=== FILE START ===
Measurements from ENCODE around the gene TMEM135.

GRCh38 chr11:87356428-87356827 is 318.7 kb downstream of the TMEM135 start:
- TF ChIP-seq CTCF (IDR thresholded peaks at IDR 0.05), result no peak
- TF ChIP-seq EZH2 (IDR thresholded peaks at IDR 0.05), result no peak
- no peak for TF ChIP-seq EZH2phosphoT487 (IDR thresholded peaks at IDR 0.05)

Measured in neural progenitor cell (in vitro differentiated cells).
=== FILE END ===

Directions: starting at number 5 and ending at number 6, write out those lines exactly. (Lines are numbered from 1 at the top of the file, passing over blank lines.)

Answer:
- no peak for TF ChIP-seq EZH2phosphoT487 (IDR thresholded peaks at IDR 0.05)

Measured in neural progenitor cell (in vitro differentiated cells).